Sixty-one years ago today, the Soviet Union launched a dog known as Laika into orbit above the Earth aboard the Sputnik 2 spacecraft.
Laika—a stray picked up from the streets of Moscow—was the first animal to orbit our planet and became a global sensation. However, she did not survive the mission and died a few hours after launch.
Despite her place in history, Laika was not actually the first animal in space. American and Russian scientists had been sending living organisms beyond the extent of Earth’s atmosphere for at least a decade before Sputnik 2 to observe how their bodies reacted to microgravity and the other unique conditions present there. The main aim was to try and understand whether humans could actually survive in space.
Sadly, many of these animals were killed during such missions, but the lessons learned were crucial in paving the way for the first human spaceflights in 1961, according to NASA. Once manned spaceflights became normalized, space agencies did not need to send so many animals into space. However, living creatures are still used in space missions for other research purposes.
To celebrate the anniversary of Laika’s launch, here is a list of all the animals that have been sent into space:
On February 20, 1947, the U.S. launched fruit flies to an altitude of around 68 miles above the Earth aboard a captured German V-2 rocket in order to study the effects of radiation exposure in living organisms. After passing the Kármán line at 62 miles high—the commonly accepted boundary of Earth’s atmosphere—these flies became the first animals to enter outer space. The fruit flies were recovered alive.
Just a year later in June, American scientists launched a rhesus monkey known as Albert II into space aboard another V-2 rocket reaching an altitude of 83 miles. While Albert survived the majority of the flight—becoming the first mammal, and indeed vertebrate, in space—he was killed when the rocket collided with the ground on re-entry. In the decades after this initial flight, more than 30 types of primates were flown into space by the U.S. and Russia, including Ham the chimp who was trained to perform tasks in his spacecraft. Ham was launched into suborbital flight in January 1961 by the U.S., becoming the first hominid in space. The mission was successful and Ham returned safely to Earth sporting only minor injuries.
The first mouse was sent into space on August 31, 1950 aboard a V-2 rocket. Since then, these animals have frequently been used by various space agencies in numerous experiments due to their suitability for scientific research. Among the most notable landmarks, five mice orbited the moon in 1972 aboard the Apollo 17 spacecraft. This was the final Apollo mission which is also notable for being the last that time humans have traveled beyond low-Earth orbit.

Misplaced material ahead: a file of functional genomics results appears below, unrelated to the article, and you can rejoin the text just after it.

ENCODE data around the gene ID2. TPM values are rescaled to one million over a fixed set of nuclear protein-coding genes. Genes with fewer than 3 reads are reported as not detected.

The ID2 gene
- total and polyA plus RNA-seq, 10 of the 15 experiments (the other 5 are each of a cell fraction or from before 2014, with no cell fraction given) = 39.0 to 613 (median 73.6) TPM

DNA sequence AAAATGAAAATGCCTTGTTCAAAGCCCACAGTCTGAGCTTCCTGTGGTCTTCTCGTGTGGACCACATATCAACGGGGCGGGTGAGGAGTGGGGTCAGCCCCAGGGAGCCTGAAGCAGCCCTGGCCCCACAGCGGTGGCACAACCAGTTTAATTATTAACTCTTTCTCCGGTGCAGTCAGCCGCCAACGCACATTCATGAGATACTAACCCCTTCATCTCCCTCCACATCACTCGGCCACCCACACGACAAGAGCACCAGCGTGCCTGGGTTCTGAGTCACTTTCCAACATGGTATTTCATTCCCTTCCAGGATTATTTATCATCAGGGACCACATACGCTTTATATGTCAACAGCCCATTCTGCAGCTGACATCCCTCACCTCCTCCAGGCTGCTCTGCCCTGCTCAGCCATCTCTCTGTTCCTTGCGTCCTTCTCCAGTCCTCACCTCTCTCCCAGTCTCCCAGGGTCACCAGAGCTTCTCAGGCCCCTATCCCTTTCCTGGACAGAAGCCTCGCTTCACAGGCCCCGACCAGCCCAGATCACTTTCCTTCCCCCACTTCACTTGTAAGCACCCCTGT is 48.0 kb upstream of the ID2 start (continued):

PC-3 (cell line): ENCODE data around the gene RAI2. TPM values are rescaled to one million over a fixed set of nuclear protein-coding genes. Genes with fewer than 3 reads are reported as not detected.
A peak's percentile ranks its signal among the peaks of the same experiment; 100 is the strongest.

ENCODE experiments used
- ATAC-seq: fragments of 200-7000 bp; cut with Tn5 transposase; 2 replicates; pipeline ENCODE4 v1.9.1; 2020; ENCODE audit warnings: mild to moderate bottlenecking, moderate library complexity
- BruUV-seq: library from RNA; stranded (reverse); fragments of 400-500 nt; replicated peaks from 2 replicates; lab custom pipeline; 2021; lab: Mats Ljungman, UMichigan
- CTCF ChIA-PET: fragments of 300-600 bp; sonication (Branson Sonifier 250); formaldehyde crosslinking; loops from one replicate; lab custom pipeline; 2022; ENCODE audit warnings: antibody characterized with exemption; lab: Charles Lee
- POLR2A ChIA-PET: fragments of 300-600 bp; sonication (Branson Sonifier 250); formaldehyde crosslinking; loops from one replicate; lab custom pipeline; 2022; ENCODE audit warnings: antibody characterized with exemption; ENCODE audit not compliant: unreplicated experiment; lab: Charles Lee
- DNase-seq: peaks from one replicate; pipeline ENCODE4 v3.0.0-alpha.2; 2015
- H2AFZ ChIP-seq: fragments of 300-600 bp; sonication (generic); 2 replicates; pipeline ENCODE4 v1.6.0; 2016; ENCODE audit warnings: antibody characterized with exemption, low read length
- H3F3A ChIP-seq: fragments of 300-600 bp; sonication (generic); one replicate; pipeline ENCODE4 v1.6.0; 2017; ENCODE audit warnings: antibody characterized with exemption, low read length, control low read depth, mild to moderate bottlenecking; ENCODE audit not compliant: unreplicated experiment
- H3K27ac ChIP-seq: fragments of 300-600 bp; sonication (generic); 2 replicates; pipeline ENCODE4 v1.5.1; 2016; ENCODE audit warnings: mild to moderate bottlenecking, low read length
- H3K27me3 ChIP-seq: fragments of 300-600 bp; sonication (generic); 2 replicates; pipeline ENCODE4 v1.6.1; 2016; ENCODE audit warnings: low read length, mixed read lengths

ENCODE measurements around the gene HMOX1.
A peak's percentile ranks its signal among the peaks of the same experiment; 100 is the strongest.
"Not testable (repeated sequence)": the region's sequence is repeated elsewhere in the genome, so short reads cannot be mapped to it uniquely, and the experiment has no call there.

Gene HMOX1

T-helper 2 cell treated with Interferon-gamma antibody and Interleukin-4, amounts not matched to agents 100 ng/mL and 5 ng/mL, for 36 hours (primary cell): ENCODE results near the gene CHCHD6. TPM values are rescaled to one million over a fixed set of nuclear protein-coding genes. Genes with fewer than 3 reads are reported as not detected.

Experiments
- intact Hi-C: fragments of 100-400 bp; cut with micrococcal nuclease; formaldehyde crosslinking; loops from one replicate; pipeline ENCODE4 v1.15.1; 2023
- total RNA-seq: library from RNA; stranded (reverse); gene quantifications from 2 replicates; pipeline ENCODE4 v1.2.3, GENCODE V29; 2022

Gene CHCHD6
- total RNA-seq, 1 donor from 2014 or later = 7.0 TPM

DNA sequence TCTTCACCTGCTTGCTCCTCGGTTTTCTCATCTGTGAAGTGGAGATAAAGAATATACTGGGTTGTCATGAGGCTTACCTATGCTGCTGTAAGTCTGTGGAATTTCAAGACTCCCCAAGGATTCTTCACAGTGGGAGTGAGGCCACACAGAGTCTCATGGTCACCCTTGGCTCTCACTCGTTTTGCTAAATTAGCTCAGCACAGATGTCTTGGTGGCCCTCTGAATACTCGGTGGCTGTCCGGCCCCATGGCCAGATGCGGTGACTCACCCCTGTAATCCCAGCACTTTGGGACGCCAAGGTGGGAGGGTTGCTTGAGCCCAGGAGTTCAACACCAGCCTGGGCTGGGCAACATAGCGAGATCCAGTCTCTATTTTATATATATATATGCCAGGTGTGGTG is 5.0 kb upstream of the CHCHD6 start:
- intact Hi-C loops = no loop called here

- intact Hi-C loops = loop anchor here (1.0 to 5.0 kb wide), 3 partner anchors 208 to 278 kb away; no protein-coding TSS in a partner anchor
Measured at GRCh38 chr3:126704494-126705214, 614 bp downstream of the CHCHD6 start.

Aside from the achievements of Laika, several other records in animal spaceflight are held by dogs. The Soviets were particularly fond of sending canines into space, using several dogs in orbital and suborbital flights during the 1950s and 1960s. In fact, the first dogs to reach space—Tsygan and Dezik—aboard the Russian R-1 IIIA-1 spacecraft on July 22, 1951 were also the first large animals to successfully survive a space mission. And in 1960, Soviets launched the Sputnik 5 spacecraft carrying the dogs Belka and Strelka—as well as several other creatures and plants—which became the first mission to successfully launch animals into orbit and return them home alive.
In October 1963, French scientists launched the first cat into space for a short 15 minute flight—reaching an altitude of around 100 miles—which the feline, known as Félicette, survived.
Tortoises were launched into space for the first time by the Soviet Union aboard the Zond 5 spacecraft in September 1968, eventually becoming the first animals in deep space, and the first organisms from Earth to travel around the moon—alongside some other biological specimens. Tortoises also set the animal record for longest duration in space in the mid-1970s. These tortoises spent 90.5 days in space as part of the Soviet Bion program.
Tardigrades, colloquially known as “water bears” or “moss piglets,” are some of the hardiest creatures known to science, capable of surviving extreme conditions which would easily kill other animals. In September 2007, a European Space Agency mission demonstrated that these microscopic critters were even able to survive 10 days of exposure to open space with no protection other than their own natural defenses.
…and the rest
In addition to the animals mentioned above, numerous other creatures have been sent into space by humans, including several types of fish; guinea pigs; frogs; rabbits; turtles; spiders; jellyfish; newts; scorpions; cockroaches; gerbils; geckos; rats; parasitic wasps; beetles; roundworms; brine shrimp; crickets; snails; sea urchins; silk worms; bees; and ants.
The post Laika the Dog: These Are All the Animals That Have Been Launched Into Space appeared first on Newsweek.